I’ve spent the majority of my life in shame. I was ashamed of being adopted. I was ashamed that my mother had a terminal illness. Then, I was ashamed that my dad gave up his parental rights. I was ashamed that I had to move to a small town my senior year and graduate with 25 people I didn’t really know. I had developed eighteen years of shame.
Once I began undergrad, I unconsciously created my own shameful experiences. Lovers and sexual indiscretions piled up. At that point, the shame covered me. But I kept it hidden.
So there I was, carrying and hiding decades of shame. I doubted that others had similar challenges. Everyone looked so perfect to me, with two loving parents and crystal clear paths paved with luck and fortune. Around 2004, I attracted more authentic conversations. Former students, friends, family, and coworkers opened up to me about their pasts and presents.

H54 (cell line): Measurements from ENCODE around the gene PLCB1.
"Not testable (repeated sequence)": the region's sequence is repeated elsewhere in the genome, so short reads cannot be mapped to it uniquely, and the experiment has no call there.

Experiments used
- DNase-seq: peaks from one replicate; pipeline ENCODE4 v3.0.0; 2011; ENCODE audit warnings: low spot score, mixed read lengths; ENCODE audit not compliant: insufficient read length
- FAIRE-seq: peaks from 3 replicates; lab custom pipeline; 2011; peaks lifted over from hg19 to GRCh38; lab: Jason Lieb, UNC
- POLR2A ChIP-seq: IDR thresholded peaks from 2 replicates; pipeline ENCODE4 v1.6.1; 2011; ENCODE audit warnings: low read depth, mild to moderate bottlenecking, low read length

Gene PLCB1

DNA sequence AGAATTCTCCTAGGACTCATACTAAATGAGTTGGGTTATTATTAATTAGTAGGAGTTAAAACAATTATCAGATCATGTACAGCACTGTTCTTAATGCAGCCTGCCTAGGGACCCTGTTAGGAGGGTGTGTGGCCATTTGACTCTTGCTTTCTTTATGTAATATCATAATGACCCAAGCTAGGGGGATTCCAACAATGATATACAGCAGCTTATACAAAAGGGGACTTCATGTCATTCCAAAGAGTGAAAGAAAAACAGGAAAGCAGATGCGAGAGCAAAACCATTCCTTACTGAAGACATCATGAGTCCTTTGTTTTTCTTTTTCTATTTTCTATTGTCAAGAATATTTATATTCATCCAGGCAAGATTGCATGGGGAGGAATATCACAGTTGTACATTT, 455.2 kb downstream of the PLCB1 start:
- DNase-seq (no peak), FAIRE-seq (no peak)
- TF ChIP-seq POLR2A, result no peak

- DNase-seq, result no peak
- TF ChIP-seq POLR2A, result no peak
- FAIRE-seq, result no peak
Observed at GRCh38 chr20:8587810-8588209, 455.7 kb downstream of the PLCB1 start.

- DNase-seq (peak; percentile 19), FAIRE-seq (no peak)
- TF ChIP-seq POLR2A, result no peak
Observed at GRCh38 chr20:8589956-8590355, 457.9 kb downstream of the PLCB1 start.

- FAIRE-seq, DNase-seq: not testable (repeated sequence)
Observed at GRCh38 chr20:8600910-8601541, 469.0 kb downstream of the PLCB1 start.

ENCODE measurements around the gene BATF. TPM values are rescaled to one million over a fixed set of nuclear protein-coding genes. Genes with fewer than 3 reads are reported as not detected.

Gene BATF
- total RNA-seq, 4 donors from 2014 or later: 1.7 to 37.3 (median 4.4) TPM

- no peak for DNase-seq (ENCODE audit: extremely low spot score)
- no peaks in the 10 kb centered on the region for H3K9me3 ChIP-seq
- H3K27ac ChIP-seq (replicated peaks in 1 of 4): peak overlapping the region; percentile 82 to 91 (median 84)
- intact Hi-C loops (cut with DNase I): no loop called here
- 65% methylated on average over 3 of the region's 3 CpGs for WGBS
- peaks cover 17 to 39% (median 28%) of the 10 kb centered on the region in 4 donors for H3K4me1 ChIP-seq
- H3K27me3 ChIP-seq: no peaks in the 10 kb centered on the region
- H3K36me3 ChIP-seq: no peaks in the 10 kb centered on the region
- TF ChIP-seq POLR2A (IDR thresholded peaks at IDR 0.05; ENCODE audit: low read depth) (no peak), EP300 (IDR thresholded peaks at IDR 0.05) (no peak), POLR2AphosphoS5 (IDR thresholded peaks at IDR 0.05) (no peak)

Boy, was I wrong.
Everyone else felt just as crappy as I did. They hid it, like me. Consequently, I began to reflect not only on my own, but also other people’s experiences. Rarely do friends and family want to share their innermost feelings for fear of being judged. For fear of being shamed. What is this cycle we’ve created? We live in shame and don’t talk about it because we don’t want to be shamed.
Once I figured this out, I wrote this kwote as a reminder: Don’t worry; the person next to you is flawed too!
*Disclaimer: Typically “flaws” refer to outward appearances, but I use it here to discuss so-called inward flaws.